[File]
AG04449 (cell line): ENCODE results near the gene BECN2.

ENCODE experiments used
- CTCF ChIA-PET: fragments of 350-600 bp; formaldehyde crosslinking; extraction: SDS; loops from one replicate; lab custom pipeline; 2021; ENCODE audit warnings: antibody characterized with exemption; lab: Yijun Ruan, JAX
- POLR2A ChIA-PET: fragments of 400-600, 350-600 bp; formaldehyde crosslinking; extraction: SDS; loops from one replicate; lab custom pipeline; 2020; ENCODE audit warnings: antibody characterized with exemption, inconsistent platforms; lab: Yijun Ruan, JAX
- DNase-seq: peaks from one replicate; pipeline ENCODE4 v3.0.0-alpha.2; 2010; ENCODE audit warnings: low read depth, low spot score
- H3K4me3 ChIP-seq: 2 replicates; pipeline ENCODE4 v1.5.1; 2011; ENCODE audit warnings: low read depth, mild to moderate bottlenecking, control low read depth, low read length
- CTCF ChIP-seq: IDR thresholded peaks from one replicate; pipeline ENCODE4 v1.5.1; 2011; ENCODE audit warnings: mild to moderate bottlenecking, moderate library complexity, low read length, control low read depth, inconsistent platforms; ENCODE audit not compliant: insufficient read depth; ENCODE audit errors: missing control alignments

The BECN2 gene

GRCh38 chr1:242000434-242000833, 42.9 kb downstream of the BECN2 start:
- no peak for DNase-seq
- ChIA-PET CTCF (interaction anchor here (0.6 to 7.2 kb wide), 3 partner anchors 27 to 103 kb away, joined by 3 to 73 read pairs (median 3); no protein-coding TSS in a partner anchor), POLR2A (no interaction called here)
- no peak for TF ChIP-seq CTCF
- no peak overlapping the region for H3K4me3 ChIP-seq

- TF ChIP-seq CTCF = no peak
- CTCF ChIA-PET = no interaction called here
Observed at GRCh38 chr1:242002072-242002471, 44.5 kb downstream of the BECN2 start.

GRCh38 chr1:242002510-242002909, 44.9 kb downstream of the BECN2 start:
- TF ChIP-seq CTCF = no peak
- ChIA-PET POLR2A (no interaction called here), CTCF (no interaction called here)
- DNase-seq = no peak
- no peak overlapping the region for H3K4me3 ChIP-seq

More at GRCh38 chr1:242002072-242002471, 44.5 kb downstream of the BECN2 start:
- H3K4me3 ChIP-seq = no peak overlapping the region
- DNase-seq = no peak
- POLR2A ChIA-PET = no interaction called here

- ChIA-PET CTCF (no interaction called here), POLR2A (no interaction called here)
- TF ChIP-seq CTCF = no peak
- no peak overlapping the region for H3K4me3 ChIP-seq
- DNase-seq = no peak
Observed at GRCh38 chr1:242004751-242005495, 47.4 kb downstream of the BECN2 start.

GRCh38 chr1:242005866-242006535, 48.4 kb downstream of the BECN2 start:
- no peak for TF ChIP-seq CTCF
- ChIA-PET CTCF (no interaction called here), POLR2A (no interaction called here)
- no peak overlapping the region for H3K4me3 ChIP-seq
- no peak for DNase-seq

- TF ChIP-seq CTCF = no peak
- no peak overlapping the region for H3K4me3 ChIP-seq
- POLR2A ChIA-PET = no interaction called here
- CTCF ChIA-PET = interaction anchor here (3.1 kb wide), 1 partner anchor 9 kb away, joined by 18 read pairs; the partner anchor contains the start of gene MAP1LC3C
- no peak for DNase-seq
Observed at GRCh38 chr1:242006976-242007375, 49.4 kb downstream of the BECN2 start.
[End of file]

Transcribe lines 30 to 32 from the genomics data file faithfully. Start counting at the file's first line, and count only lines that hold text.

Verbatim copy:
Observed at GRCh38 chr1:242004751-242005495, 47.4 kb downstream of the BECN2 start.

GRCh38 chr1:242005866-242006535, 48.4 kb downstream of the BECN2 start:
- no peak for TF ChIP-seq CTCF